Marietta could soon become home to a shelter for unaccompanied immigrant children, under a proposal from a Stone Mountain nonprofit.
The new shelter could house up to 50 children in custody of the U.S. Department of Health and Human Services, according to a nonprofit that obtained approval from the city’s zoning department to refurbish an existing building. Freemont Grace Human Services would run the facility.
A spokeswoman for the federal agency said Friday she could not confirm whether the government has received a request from that organization, but that a program to establish such a center is accepting applicants now.
The move comes amid a surge of children — most of them from Central America — crossing the Southwest border, a worsening crisis that has drawn hardline responses from the Trump administration while sharply dividing Georgia. Marietta is in Cobb County, where sheriff’s deputies have teamed up with U.S. Immigration and Customs Enforcement in the county jail.
The plan to open the center comes months after the federal government stopped its efforts to open an Atlanta-area shelter for such children. In June, the government was looking for 96,000 square feet of space to house up to 500 children in southwest metro Atlanta. The feds previously explored using Fort Benning near Columbus as a new shelter for immigrant children, but that plan was abandoned over Pentagon concerns it could interfere with troop “readiness.”
Once children are apprehended at the U.S. border with Mexico, they are placed in the care of the HHS’s Office of Refugee Resettlement. That office provides care until they can find sponsors to keep the children while their cases move through immigration court. Sponsors are usually their parents or other relatives.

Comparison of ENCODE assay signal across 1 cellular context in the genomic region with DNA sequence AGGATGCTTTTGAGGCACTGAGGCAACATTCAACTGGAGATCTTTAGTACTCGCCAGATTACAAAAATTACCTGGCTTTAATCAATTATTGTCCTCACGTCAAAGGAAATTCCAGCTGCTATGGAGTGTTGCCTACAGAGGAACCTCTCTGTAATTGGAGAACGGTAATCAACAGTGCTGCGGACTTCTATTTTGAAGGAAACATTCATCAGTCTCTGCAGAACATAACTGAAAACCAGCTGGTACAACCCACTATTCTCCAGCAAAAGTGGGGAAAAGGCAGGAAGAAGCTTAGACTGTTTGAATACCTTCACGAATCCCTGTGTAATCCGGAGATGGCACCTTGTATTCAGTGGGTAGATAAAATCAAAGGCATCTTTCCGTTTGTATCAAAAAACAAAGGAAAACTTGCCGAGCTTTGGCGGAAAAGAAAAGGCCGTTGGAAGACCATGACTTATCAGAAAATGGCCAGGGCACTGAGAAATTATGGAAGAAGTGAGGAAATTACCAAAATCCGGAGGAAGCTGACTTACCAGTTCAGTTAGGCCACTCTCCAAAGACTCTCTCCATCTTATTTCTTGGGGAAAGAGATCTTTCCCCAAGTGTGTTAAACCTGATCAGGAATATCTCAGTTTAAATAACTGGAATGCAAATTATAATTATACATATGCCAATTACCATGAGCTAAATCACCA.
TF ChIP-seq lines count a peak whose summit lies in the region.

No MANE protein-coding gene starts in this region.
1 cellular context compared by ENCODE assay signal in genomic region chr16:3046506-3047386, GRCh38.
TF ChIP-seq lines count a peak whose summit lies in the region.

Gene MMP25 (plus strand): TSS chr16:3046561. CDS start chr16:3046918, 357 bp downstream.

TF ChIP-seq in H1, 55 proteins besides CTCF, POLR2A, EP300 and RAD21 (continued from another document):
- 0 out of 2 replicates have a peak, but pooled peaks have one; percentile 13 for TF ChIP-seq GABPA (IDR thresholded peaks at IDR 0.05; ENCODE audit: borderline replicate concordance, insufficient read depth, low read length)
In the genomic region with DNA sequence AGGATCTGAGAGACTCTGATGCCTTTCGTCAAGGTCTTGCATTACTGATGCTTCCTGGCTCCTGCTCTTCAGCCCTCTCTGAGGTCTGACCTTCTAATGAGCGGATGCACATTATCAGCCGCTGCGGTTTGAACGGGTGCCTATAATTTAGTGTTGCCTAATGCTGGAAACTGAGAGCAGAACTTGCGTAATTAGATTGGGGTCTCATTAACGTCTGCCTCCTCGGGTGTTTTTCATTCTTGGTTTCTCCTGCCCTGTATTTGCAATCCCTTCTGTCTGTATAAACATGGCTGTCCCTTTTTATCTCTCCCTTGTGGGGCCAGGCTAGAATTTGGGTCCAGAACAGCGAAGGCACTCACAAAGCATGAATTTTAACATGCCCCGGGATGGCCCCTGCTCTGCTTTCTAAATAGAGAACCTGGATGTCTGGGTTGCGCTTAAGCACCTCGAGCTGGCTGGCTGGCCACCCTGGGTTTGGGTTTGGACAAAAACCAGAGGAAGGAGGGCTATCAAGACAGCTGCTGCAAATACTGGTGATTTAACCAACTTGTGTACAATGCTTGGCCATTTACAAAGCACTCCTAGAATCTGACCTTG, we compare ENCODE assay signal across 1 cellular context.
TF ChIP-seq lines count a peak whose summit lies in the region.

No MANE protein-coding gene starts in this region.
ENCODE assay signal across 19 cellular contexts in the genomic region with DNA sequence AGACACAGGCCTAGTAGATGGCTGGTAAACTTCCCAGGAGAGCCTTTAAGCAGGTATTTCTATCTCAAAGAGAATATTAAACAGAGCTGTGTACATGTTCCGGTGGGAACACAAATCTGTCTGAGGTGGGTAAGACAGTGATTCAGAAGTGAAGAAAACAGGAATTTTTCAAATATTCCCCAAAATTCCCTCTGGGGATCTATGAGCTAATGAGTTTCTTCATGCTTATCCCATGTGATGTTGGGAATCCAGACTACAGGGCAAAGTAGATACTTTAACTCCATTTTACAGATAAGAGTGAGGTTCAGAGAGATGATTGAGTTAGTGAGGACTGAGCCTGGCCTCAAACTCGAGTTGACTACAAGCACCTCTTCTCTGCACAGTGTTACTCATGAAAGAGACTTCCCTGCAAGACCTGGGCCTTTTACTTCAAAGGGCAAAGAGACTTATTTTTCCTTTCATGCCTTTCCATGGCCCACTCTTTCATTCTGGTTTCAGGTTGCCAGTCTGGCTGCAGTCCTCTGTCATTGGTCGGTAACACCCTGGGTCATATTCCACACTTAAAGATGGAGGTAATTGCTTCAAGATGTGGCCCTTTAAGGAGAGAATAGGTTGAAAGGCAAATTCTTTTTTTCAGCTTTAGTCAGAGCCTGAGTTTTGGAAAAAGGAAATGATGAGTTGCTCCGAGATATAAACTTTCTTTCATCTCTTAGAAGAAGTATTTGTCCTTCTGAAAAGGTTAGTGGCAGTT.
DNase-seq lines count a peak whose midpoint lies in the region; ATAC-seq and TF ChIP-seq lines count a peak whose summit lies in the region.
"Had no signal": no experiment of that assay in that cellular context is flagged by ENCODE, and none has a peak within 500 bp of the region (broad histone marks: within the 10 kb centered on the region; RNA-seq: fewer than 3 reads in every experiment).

Mitchell Bryant, a managing partner with Freemont Grace Holdings, the parent company of the nonprofit, said the organization is seeking a grant from the U.S. Department of Health and Human Services’ Office of Refugee Resettlement. The money would be used to renovate and staff the existing building at 119 Powers Ferry Road, south of Roswell Road.
Bryant said the deadline to submit his grant application is Nov. 12, and he expects to hear back from the federal government within 30 to 45 days.
Along with accepting children from the federal government, Bryant also said he would like to help other children who find themselves in precarious situations. “We also have other programs that we are going to pursue in addition to that,” he said, but all are aimed at children needing short-term shelter.